Debbie and Jeff were waiting for mortgage approval on a new house. We got a chance to go out and go through it with them and can now better share the excitement of their first home knowing what it looks like.

One of the tough things about living aboard and traveling continually is that some things like dental work get tricky. Unlike mail, you can’t have your dentist forwarded to your next port of call. And unlike getting a haircut, you can’t just walk in and get an appointment. We had put off dental work for a year, not sure where to pick a spot for visits. We finally went back to our old family dentist Dr. Boehm in Rochester, NY who we liked and figured we could visit when we went back to see the kids. We went in for cleaning and for repair work on a tooth I’d broken. Dr. Boehm found additional problems and now I’ll be making a return visits.

One of the joys of e-mail is being able to keep in touch on a more frequent basis than having mail forwarded every 2 months allows. Our friends on Samum, Marilyn and Tom e-mailed an invite to visit on our way to Detroit. We took them up on the offer and headed north into Canada up to Meaford on Georgian Bay. It was a fun reunion. They had invited Barb off of Eriskay, who had also traveled with us and we all had a grand time covering past, present and future plans. Tom even took me to the now famous chip wagon. He had spent the winter talking about it each time we had french fries when we ate out in the Abacos. He was right, their fries were great. We took back a big order for all to share for lunch.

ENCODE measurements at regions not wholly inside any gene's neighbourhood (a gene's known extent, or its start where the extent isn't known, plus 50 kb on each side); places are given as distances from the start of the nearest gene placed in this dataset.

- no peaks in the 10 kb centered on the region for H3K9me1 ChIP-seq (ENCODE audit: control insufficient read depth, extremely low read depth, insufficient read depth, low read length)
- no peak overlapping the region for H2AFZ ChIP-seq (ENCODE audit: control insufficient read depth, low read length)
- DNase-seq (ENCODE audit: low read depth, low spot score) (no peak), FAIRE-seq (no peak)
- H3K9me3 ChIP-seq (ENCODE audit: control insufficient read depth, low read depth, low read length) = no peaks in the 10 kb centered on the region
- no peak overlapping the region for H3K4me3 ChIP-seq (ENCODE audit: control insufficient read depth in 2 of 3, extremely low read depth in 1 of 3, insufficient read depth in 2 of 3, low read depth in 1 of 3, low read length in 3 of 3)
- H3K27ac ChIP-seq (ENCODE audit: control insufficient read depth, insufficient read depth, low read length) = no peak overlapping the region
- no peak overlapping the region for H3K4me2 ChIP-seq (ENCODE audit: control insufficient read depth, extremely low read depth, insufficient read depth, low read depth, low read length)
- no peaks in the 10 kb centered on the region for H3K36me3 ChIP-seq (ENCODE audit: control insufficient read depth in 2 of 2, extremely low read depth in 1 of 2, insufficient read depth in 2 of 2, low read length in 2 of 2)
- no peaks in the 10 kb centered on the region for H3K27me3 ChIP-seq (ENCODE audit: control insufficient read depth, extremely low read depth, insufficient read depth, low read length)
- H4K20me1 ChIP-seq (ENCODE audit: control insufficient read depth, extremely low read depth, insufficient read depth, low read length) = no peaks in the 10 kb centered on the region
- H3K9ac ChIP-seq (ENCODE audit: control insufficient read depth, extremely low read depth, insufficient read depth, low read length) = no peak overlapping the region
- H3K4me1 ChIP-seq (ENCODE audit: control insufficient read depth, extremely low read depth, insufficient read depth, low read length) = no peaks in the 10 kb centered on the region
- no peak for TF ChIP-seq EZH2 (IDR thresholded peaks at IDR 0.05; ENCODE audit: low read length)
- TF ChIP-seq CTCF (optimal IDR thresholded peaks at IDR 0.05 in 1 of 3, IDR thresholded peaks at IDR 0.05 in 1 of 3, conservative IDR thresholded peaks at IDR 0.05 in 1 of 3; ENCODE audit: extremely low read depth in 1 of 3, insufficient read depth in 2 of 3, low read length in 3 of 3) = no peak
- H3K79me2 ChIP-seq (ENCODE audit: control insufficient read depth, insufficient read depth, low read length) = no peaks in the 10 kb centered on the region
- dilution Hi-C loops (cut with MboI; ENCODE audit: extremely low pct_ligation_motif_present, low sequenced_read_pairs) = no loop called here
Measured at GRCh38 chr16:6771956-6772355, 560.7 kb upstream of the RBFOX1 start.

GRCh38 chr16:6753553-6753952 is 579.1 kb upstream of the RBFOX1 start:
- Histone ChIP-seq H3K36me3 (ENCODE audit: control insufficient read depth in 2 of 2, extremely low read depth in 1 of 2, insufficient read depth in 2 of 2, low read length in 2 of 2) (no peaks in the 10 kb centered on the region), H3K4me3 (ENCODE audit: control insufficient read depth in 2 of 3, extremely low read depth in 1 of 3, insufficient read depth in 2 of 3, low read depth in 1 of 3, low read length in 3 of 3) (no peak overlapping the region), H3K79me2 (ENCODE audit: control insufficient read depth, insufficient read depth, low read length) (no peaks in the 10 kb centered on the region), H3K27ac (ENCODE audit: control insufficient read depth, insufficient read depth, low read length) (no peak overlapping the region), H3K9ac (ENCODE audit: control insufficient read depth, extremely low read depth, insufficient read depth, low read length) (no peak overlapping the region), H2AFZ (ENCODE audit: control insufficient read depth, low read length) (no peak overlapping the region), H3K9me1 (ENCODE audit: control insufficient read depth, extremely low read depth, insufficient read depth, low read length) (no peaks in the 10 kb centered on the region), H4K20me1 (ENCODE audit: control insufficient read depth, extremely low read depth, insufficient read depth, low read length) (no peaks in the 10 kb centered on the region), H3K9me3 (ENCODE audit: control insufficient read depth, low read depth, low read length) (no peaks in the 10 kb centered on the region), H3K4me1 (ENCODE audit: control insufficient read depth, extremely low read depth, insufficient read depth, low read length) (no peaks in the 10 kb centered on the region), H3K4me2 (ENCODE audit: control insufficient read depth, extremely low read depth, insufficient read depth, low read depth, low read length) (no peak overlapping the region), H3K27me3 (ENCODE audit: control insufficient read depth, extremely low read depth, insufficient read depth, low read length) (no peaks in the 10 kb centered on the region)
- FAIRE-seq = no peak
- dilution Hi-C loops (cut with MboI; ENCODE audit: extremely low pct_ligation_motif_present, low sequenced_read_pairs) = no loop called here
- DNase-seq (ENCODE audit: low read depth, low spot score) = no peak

Marilyn and Tom have a hobbit house for sale. We walked over to see it and Ruth fell in love. Figured it would be perfect for us someday. However, we’d have to have it moved to a warmer climate and that might be expensive. We deferred houses until sometime in the future.

Two days after a nasty thunderstorm had torn up parts of Dearborn we visited Rick and Joan. They had phone service, but no electricity. Walking the neighborhood with them made the extent of the damage very apparent. Broken trees still blocked some roads. Downed wires and broken power poles were everywhere. Tarps covered broken roofs split open by falling trees. One tree had done a nice job of crushing both the car sitting in the drive and its garage. The sound of chain saws and shredders filled the air. After dark we walked the neighborhood again. No street lights. Few cars moving. Most houses were dark. A few windows had dim lights from flashlights, or an occasional warm glow from an oil lamp. Occasionally the quiet was broken by the sound of a generator that seemed out of place in the strange quiet darkness of the neighborhood.